In 1995, after enduring more than a dozen corrective foot surgeries starting when I was just seven months old, I was referred to and met with a young foot surgeon, newly in practice. He glanced at my sheaf of x-rays, holding them up against the light-box mounted on the wall, flipped through my thick file of medical records, held each of my feet in his hand and tested my range of motion, pressed his thumbs into my arches and across the bridge to determine how thick the scar tissue from so many procedures had become, had me walk across the room and back to judge the healthiness of my gait. When I told him I was going to be an actress, he shook his head no. “You can’t do that. Find a desk job,” he said. “You need to stay off your feet.”
In spring 1996, I was wrapping up my sophomore year at the University of Washington as a drama major. A relationship that had started out strong and mutually-respectful with the head of the undergraduate theater department had recently soured, and the tension between us was thick and furious. On a humid April afternoon, as we stood in the lobby of the Drama Department, this award-winning, highly-respected actress, producer, director, and professor told me that I would never be allowed to enroll into any upper-level acting courses at UW, and, in fact, that I had no acting talent whatsoever and no future in the theater. She told me to find a different career.
In 2005, after submitting audiobook samples to a publisher, I received a very generous, typed response from the casting director. My breathing had serious issues, as did my diction, she said. My pacing and phrasing were very poor, my mic technique was problematic, and overall, she was not convinced that I had an emotional connection to the material or the ability to tell an authentic, intimate story. She thanked me for giving it a shot, but added, gently though without reservation, that she was not interested in hearing from me again, and suggested that audiobooks might not be the best place to focus my attention.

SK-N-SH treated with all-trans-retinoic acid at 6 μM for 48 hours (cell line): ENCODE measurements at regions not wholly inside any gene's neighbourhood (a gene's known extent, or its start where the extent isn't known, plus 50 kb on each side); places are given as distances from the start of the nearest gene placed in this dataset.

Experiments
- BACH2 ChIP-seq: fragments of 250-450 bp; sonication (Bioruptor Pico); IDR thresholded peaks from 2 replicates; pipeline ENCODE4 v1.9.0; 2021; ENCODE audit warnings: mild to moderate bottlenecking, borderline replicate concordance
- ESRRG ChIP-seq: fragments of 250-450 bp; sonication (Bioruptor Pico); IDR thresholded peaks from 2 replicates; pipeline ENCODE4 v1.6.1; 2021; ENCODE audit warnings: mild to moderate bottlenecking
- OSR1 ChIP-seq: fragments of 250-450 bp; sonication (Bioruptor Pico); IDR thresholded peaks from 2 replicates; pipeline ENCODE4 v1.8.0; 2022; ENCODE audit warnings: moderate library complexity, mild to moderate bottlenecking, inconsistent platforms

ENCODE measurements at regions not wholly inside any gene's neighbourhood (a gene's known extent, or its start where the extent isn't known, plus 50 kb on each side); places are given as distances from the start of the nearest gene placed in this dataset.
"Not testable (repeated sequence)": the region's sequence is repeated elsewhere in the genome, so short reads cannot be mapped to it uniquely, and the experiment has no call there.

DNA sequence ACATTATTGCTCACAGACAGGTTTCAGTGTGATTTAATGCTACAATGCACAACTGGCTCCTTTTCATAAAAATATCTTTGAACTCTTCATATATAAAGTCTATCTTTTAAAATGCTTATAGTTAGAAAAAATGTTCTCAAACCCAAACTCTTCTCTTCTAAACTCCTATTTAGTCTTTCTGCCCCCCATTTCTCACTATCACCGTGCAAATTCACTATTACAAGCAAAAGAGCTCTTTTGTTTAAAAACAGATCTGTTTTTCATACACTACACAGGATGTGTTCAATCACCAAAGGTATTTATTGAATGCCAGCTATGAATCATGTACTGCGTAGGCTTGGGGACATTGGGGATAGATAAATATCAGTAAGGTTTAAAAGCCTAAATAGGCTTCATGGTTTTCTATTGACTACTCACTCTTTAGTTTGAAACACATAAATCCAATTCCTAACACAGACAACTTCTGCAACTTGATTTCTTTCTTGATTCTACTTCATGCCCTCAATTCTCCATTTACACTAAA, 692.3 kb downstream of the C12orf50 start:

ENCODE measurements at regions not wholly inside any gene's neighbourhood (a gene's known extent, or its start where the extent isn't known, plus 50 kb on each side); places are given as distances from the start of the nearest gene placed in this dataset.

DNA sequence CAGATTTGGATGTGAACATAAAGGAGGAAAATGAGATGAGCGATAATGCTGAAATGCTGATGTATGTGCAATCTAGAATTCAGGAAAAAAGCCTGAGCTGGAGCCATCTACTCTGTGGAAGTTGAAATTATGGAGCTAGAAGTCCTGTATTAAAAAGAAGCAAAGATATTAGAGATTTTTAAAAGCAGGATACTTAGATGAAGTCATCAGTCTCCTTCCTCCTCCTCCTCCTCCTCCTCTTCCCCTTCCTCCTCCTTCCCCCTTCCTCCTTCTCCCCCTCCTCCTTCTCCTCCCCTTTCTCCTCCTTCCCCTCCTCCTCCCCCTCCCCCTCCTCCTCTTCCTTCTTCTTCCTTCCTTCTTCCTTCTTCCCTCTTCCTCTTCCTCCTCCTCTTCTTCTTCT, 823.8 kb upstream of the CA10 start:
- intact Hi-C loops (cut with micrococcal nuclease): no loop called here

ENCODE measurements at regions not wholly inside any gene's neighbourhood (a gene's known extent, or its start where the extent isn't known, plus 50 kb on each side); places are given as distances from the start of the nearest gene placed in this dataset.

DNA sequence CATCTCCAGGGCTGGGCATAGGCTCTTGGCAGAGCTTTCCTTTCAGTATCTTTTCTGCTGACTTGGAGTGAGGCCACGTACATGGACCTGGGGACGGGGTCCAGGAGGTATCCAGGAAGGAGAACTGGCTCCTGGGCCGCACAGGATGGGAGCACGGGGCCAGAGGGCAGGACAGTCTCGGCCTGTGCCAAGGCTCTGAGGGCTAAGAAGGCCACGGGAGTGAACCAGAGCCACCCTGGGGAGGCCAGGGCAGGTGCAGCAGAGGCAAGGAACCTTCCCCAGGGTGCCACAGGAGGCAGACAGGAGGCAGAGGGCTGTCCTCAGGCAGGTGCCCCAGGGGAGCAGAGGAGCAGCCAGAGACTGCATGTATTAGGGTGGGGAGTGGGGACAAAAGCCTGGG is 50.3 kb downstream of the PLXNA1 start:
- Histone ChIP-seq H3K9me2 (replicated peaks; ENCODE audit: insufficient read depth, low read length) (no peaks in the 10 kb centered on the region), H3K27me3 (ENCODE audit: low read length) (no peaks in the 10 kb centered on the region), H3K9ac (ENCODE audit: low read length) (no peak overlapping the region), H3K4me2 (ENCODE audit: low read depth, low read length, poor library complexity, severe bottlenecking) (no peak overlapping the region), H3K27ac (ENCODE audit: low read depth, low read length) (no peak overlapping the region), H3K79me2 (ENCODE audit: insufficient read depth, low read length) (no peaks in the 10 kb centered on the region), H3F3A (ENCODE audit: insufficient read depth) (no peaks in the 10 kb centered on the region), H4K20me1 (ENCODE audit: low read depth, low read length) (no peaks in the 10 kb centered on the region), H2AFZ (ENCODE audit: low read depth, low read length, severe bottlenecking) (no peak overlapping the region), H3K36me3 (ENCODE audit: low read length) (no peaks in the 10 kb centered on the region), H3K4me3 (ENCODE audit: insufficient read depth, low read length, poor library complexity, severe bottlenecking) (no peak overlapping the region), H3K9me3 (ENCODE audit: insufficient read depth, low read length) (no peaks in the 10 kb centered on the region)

Yesterday I sat in the office of my agent, Shari Hoffman, at Innovative Artists. Shari and I met three years ago, when I first told her I was interested in her representation. Shari had been very kind, and said that there was a small possibility that she’d be interested in working with me, but only if I lived in New York. I remember sitting in the chair next to her window looking out on Park Avenue near Union Square, struck with the absurdity of what I was hoping for. I felt suddenly that I was too heavy, not pretty enough, my clothes and my hair were all wrong, I was too unsophisticated to make it as an actress, I would never be able to convince anyone to give me a chance, I would be unable to overcome my humble beginnings or my inherent unworthiness to be successful, especially in New York.
I still feel sometimes too heavy, not pretty enough, unsophisticated, unworthy, absurd, that what I hope for is unreasonable and silly. But looking back over the course of my life, at all these points along the path when I could have stopped, and didn’t, when I felt overwhelmed with fear and shame and smallness, but persisted anyway, helps me remember to keep moving forward, because who knows what will happen next?
Shari is still as kind as ever, and she’s fair, and yesterday, when we met, she cautioned me, reasonably. “We’ll start small. Nothing is going to happen quickly. It will grow slowly. We’ll get to know you, clients will get to know you, you’ll get acclimated, we’ll see how it goes. We’ll just see what happens.” I love that.